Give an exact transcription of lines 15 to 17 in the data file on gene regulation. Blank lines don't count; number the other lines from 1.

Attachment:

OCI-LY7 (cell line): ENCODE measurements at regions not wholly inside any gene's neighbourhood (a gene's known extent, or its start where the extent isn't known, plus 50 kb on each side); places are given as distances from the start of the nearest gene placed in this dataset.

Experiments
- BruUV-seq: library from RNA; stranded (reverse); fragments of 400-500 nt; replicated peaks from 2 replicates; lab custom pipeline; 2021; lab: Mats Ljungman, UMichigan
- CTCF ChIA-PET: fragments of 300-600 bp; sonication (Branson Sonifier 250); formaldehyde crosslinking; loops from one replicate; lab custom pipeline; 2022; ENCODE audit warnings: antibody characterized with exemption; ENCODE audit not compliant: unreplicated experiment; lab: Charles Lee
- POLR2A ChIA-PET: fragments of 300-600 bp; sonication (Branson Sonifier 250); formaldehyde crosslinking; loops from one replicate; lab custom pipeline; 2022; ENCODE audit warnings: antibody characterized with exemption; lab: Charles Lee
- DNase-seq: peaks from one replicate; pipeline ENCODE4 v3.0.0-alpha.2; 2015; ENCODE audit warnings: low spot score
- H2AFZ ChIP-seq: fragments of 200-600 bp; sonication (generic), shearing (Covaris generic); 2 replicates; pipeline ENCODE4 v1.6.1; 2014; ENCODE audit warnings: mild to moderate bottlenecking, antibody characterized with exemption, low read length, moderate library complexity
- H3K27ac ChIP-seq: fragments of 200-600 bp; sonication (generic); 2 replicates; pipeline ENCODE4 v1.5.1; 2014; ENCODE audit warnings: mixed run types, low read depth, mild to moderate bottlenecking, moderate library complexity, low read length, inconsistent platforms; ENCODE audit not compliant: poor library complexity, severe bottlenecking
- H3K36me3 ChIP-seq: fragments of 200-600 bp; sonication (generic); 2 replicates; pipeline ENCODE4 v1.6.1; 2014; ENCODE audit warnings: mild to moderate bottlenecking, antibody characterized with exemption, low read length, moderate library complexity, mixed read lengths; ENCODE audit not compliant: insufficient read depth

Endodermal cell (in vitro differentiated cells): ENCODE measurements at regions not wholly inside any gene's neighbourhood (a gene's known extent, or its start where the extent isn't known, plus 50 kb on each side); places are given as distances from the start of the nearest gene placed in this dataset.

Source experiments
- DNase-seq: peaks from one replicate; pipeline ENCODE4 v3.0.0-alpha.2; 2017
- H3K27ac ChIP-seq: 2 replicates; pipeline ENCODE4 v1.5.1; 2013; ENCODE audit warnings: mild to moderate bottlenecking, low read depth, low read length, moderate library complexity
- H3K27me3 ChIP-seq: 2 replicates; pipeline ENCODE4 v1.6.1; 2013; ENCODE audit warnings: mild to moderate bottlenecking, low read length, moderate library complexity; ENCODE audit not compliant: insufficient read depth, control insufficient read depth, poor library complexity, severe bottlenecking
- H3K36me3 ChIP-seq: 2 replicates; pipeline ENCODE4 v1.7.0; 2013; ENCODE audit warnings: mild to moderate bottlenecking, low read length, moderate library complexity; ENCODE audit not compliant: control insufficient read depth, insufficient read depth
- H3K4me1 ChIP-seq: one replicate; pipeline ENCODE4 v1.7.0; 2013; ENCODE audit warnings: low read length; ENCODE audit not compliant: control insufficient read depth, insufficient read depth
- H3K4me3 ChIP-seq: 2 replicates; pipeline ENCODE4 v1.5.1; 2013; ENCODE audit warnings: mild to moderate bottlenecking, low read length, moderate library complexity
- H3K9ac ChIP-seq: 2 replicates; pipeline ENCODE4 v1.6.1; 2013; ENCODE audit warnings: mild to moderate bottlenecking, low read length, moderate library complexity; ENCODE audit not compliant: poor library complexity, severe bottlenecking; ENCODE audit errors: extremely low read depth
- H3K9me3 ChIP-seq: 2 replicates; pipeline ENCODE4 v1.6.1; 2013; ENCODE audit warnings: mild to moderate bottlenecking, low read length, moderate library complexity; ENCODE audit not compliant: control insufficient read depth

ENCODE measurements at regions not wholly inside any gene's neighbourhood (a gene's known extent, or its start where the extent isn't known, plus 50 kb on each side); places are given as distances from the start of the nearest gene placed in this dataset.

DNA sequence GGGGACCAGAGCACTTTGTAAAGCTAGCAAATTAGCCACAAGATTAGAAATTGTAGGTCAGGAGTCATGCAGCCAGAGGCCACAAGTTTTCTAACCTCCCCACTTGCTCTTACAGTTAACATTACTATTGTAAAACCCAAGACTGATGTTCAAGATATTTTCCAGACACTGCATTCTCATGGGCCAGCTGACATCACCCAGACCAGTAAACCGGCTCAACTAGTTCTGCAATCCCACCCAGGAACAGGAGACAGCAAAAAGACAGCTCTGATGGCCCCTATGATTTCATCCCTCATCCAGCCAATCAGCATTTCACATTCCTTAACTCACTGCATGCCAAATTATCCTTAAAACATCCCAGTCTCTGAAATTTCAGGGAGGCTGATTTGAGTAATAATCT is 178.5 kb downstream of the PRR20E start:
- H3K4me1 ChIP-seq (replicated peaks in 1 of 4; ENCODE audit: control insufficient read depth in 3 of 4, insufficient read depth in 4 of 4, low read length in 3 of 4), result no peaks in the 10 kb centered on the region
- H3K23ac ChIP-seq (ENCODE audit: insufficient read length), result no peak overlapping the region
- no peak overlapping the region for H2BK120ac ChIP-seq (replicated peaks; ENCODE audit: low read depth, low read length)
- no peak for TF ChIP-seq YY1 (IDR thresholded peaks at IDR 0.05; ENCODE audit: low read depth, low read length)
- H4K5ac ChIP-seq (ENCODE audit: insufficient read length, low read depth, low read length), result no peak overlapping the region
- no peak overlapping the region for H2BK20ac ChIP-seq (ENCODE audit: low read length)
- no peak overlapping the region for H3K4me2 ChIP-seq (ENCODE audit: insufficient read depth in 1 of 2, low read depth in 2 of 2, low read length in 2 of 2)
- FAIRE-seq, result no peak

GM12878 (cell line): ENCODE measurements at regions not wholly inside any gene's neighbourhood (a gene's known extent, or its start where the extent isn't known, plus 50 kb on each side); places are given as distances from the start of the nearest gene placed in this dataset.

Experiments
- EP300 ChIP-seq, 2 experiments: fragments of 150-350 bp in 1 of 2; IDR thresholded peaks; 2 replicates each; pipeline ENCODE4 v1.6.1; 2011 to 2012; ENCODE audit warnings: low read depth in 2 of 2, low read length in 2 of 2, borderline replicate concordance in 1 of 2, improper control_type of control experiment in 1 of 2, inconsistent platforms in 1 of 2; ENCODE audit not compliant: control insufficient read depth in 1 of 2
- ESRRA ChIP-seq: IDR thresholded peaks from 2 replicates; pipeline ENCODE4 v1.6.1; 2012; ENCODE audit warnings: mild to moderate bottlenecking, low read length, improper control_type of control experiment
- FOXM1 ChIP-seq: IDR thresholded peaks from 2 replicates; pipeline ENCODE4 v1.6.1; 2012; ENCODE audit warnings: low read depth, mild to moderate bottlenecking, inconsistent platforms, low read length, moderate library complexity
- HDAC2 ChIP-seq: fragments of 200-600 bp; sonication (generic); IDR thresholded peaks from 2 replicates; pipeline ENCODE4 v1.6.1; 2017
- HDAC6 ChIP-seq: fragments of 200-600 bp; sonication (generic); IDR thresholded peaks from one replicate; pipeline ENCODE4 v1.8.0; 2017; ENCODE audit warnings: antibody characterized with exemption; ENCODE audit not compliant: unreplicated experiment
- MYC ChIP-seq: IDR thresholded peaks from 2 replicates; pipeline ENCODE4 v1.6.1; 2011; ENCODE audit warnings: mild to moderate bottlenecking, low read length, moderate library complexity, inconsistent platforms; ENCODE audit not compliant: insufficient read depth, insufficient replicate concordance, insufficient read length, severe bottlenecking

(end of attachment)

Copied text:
- H3K36me3 ChIP-seq: 2 replicates; pipeline ENCODE4 v1.7.0; 2013; ENCODE audit warnings: mild to moderate bottlenecking, low read length, moderate library complexity; ENCODE audit not compliant: control insufficient read depth, insufficient read depth
- H3K4me1 ChIP-seq: one replicate; pipeline ENCODE4 v1.7.0; 2013; ENCODE audit warnings: low read length; ENCODE audit not compliant: control insufficient read depth, insufficient read depth
- H3K4me3 ChIP-seq: 2 replicates; pipeline ENCODE4 v1.5.1; 2013; ENCODE audit warnings: mild to moderate bottlenecking, low read length, moderate library complexity